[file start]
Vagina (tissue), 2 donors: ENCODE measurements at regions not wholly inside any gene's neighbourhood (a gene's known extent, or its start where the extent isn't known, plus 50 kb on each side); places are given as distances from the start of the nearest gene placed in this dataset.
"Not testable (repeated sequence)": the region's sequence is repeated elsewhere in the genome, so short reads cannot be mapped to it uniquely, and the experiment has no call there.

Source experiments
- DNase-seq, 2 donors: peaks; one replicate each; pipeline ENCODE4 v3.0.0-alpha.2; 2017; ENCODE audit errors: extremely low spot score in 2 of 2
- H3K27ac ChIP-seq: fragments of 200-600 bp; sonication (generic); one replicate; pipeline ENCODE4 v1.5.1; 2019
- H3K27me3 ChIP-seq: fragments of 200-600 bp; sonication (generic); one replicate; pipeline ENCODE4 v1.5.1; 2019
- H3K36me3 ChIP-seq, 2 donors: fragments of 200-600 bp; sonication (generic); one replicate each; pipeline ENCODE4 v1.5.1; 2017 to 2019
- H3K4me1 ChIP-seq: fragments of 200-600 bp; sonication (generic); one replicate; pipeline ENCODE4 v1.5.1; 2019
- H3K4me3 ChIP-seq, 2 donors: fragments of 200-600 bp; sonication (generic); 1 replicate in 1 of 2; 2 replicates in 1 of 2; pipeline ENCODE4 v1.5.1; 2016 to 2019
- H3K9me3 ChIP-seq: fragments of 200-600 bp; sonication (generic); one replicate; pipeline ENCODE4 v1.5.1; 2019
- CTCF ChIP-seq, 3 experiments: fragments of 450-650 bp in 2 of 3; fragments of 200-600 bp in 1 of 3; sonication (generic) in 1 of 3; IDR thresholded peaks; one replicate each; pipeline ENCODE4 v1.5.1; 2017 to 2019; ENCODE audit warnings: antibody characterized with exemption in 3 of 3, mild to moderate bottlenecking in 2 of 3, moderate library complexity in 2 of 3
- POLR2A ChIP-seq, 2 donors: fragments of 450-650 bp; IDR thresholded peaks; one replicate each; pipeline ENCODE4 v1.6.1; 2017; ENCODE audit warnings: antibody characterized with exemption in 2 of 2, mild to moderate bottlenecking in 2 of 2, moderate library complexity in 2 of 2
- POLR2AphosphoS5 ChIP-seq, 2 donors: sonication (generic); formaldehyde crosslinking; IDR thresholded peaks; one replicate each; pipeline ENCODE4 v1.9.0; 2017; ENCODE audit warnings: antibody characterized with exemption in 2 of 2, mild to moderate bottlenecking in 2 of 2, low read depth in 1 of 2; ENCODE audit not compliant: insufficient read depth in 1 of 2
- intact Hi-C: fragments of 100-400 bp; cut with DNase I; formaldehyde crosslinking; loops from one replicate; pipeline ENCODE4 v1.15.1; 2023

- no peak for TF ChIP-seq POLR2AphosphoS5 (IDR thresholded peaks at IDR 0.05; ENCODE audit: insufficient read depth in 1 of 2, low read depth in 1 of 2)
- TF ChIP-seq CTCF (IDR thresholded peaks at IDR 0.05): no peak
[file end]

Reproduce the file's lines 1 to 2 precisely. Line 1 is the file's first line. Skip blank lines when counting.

Vagina (tissue), 2 donors: ENCODE measurements at regions not wholly inside any gene's neighbourhood (a gene's known extent, or its start where the extent isn't known, plus 50 kb on each side); places are given as distances from the start of the nearest gene placed in this dataset.
"Not testable (repeated sequence)": the region's sequence is repeated elsewhere in the genome, so short reads cannot be mapped to it uniquely, and the experiment has no call there.